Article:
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By Michelle Woo
I don't like going out because it requires putting pants on.
There are a number of rituals that girls perform once they finally arrive back home after a long day of cubi-work or classes. For me, I peel off every inch of skin-tight, formfitting, confining clothing and trade it in for a big, ugly T-shirt I got for free at some event. Every piece of jewelry comes off. The hair that was whipping around my face all day goes up. And pants? Nope.
But there's one thing I won't even touch, even within the confines of my apartment: the hair scrunchie.
A cloth-covered, elasticized hair tie symbolic of the '80s and early '90s, several supposed trendsetting celebs were photographed within the last few months wearing them: Sienna Miller, Mary-Kate Olsen . . . and in public. Small, petite, solid black and red ones. Several times. And they didn't look bad, I guess. But then again, they're Sienna and Mary-Kate.
In 2004, Nicky Hilton inked a deal to design a line for hair accessories giant Scünci.
At London Heathrow, I spotted a tall, leggy blonde in a black-on-black-on-black head-turning outfit waiting for a transfer with a tiny black scrunchie holding back her hair.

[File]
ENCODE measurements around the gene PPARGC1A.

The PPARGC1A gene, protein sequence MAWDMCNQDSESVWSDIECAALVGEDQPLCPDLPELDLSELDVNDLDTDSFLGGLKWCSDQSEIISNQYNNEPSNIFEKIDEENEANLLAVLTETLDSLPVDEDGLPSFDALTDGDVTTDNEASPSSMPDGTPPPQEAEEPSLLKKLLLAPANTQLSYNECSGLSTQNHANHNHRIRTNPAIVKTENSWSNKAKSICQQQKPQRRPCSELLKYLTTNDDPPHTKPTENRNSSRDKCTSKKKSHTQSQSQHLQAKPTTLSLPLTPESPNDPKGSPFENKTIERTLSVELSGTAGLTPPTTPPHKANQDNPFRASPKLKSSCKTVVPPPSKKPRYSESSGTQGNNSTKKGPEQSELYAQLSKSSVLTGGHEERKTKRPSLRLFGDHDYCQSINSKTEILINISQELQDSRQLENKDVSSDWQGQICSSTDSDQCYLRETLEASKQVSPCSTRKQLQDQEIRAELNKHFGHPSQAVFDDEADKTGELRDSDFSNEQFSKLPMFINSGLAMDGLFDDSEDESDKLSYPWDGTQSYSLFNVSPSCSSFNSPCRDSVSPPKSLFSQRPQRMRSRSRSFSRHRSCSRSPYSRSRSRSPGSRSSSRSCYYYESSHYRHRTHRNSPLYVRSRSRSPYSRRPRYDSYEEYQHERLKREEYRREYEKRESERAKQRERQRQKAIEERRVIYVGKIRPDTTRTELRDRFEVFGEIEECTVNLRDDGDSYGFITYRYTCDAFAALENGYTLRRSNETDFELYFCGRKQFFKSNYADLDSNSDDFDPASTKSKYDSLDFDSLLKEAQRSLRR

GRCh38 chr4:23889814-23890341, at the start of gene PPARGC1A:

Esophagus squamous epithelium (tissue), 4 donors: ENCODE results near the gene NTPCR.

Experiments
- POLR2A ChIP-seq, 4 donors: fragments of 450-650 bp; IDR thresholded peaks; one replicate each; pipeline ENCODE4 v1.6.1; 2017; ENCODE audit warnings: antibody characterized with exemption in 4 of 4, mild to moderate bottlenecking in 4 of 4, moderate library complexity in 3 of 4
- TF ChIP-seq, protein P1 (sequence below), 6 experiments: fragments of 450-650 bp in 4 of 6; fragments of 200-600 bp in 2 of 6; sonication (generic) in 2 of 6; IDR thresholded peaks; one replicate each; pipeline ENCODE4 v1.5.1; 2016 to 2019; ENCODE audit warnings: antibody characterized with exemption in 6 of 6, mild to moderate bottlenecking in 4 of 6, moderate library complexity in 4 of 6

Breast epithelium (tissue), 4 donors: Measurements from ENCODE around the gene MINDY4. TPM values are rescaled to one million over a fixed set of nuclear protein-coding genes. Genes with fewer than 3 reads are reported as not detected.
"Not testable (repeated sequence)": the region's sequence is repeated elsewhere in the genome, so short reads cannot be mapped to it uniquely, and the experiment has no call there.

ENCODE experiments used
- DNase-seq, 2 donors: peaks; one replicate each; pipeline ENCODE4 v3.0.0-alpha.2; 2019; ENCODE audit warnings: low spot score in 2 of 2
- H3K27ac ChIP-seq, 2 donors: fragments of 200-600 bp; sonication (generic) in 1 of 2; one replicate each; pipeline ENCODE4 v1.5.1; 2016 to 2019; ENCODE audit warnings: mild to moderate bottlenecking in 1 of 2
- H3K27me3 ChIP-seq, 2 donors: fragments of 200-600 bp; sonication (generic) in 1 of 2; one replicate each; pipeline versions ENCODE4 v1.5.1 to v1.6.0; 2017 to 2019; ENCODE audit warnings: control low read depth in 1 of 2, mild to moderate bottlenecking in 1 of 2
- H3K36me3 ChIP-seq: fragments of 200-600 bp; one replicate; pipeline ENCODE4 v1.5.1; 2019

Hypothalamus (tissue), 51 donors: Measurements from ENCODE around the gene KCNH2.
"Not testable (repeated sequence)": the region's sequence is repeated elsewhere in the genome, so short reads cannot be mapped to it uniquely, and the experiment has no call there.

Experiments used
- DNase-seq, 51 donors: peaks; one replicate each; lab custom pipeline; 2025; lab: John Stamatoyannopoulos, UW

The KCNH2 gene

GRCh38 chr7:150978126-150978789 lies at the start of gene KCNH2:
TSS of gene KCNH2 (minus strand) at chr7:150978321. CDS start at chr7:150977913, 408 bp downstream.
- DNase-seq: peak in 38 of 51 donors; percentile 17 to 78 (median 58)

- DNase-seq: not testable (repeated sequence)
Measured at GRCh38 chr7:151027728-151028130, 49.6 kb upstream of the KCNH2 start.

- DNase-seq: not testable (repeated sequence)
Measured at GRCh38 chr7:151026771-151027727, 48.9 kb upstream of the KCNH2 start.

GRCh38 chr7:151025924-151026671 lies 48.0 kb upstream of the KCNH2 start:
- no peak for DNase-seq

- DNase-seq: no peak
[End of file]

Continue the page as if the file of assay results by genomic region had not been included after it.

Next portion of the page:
I saw this girl looking cute in Costa Mesa with her scrunchie holding back a messy ?ponytail.
And the stores with the usually not-so-bad selections are carrying them again, such as the leopard-spotted and solid fuchsia pair I spotted on the counters of H&M.
But really, I don't even know if schoolgirls wear them anymore. As a kid, we all had 'em, and in all sizes and colors. Remember the big, floppy ones with charms and dangling sparklies that ended up tearing out entire sections of your hair? Bet you thought you looked real cute back then.
And you're probably thinking it, so I might as well mention it: Remember that Sex and the Cityepisode where Carrie argues with boyfriend #23 that no real New York woman would ever be seen with a scrunchie in public? (Let's just put it out there that I've never seen the episode, nor have I ever enjoyed an episode. Ever.) Yeah, well, there you go: even Carrie Bradshaw hates them.
I haven't really formulated any solid opinion on the alleged scrunchie comeback yet. I don't find them to be personally offensive or anything, but then again, I haven't seen them on your average girl, either. First inclination is disgust, but then I see it executed pretty well. We'll see how it pans out.
If you're feeling bold, just be sure to turn down the possible trash factor as much as possible with your outfit—think clean lines, solids and coordinating separates. But when and if the sorority and clubbing crowd picks up on it (Wet Seal and Claire's following soon after), I'm sure we'll all despise it as much as Juicy Couture terry cloth "running" suits and chunky blond-and-black highlights.
But pants? Avoid them. As much as possible.
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